IT Is 'Pillar' Of White House Healthcare Strategy - InformationWeek
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Government // Leadership
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12/1/2009
12:50 PM
Mitch Wagner
Mitch Wagner
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IT Is 'Pillar' Of White House Healthcare Strategy

Healthcare IT adoption is one of four pillars on which the Obama administration is basing its healthcare strategy, and is key to containing costs, administration healthcare officials said. Healthcare IT should be combined with a budget-neutral healthcare reform bill, establishing a Medicare Commission to improve quality, and an excise tax on expensive private healthcare plans, all of which are included in the Senate healthcare reform bill.

Healthcare IT adoption is one of four pillars on which the Obama administration is basing its healthcare strategy, and is key to containing costs, administration healthcare officials said. Healthcare IT should be combined with a budget-neutral healthcare reform bill, establishing a Medicare Commission to improve quality, and an excise tax on expensive private healthcare plans, all of which are included in the Senate healthcare reform bill.Administration officials discussed healthcare reform in a conference call with reporters last week, according to HealthcareIT News. Nancy-Ann DeParle, director of the White House Office of Health Reform, told reporters she is "very pleased with the way the bill is shaping up for cost containment."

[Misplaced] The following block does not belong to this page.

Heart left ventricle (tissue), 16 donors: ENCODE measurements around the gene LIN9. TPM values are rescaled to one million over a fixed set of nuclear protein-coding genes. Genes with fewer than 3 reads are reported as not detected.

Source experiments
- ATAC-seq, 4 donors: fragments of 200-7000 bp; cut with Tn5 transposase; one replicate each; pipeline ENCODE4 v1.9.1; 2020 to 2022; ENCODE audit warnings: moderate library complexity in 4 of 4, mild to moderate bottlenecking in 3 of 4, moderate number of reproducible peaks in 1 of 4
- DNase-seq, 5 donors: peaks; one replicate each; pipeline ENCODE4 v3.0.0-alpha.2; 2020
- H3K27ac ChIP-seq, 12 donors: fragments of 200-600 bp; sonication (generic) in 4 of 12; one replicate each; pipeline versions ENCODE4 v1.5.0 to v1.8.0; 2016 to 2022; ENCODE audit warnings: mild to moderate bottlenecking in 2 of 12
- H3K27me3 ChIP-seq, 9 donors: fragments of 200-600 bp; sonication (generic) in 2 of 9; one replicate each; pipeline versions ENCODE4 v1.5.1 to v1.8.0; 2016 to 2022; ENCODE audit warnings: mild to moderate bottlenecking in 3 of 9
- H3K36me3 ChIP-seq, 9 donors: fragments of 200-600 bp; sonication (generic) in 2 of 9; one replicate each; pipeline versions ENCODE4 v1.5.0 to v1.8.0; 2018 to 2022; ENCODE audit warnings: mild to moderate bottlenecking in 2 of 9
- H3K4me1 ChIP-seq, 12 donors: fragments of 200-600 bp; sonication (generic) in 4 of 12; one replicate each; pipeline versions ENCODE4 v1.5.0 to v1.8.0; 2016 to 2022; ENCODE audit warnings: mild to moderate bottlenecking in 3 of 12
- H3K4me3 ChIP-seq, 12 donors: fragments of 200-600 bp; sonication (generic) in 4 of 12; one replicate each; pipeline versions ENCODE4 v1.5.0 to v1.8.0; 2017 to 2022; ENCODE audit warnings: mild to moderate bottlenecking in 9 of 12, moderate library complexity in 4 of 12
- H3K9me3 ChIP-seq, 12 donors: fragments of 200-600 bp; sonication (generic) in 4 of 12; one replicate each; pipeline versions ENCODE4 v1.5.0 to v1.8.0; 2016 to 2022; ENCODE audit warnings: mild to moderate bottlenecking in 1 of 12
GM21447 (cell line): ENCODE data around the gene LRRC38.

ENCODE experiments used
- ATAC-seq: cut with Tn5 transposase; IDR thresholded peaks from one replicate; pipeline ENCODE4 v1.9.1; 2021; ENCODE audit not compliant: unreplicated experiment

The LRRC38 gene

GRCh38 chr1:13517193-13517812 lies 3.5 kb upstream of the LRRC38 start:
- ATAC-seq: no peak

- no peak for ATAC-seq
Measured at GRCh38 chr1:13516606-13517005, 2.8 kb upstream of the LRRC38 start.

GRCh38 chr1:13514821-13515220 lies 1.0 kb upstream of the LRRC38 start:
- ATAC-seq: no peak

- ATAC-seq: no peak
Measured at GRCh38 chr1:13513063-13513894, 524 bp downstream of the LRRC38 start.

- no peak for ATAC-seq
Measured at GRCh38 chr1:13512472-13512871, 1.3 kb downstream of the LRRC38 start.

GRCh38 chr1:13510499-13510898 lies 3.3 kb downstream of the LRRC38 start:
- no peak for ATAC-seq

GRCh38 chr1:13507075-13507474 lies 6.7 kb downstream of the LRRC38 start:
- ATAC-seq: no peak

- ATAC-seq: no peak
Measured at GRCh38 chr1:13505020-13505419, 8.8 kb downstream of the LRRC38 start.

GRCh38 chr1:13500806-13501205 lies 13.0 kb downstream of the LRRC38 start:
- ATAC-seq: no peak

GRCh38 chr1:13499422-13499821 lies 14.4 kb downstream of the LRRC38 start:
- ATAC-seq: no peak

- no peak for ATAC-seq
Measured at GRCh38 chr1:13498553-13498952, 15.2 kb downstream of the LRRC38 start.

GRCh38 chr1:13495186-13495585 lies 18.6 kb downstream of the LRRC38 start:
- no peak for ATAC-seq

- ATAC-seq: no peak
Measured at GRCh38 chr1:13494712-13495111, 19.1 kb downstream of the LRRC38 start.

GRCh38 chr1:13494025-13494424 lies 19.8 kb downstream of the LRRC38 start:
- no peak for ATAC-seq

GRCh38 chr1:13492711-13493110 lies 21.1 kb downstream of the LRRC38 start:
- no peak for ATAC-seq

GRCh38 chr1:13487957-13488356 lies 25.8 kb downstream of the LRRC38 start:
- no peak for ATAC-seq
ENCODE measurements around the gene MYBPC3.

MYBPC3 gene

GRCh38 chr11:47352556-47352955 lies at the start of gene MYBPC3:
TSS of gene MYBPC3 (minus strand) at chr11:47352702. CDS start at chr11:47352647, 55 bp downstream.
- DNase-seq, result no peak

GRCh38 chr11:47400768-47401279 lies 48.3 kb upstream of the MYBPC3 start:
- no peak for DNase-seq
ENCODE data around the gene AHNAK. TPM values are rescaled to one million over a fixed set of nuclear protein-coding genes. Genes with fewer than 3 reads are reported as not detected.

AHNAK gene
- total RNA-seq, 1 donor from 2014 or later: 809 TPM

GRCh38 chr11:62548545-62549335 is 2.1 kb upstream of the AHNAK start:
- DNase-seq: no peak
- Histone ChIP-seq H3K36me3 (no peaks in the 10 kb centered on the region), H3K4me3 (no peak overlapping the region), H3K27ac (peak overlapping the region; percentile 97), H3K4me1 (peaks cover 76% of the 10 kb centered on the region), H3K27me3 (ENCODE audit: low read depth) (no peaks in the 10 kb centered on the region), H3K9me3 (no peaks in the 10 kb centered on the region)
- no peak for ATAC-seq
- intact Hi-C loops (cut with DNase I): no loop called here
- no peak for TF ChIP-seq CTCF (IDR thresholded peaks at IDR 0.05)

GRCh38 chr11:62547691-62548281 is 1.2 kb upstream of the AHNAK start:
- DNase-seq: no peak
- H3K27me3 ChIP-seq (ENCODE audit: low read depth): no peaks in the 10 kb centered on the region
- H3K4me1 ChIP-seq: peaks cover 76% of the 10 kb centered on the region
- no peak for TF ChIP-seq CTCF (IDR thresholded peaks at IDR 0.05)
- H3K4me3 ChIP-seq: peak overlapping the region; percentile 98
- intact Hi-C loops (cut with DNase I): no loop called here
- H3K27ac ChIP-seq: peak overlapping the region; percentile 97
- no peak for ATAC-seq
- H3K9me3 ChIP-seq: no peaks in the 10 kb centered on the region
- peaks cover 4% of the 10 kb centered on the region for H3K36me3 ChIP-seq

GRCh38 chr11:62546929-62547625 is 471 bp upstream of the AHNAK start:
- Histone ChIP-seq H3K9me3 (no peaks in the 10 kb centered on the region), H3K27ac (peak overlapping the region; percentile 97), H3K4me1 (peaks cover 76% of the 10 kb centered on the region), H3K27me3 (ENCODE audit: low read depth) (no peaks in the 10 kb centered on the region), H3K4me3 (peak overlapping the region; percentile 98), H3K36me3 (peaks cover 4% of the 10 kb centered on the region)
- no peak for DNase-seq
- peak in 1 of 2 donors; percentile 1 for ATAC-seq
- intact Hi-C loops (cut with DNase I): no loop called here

Included in that bill are elements of delivery system reform such as funding to research and establish evidence-based care and changing incentives so that providers provide services based on quality over quantity of care.

The officials signaled Obama's support for the Senate version of healthcare reform, which differs from House legislation in key respects, according to The New York Times:

The health care legislation that the House adopted on Nov. 7 did not include the excise tax on the so-called Cadillac insurance plans. But the Senate majority leader, Harry Reid of Nevada, included the levy in the bill that the Senate will begin debating in earnest next week, and many health economists say it is vital to slowing long-term costs.

The House legislation also did not include the proposed Medicare commission, a central component of the Senate measure.

My colleague Marianne Kolbasuk McGee has more details on the IT provisions of the Senate bill. These include the call to develop standards for data interoperability, reduce paperwork, beef up IT for skilled nursing homes, and more.

InformationWeek has published an in-depth report on e-health and the federal stimulus package. Download the report here (registration required).

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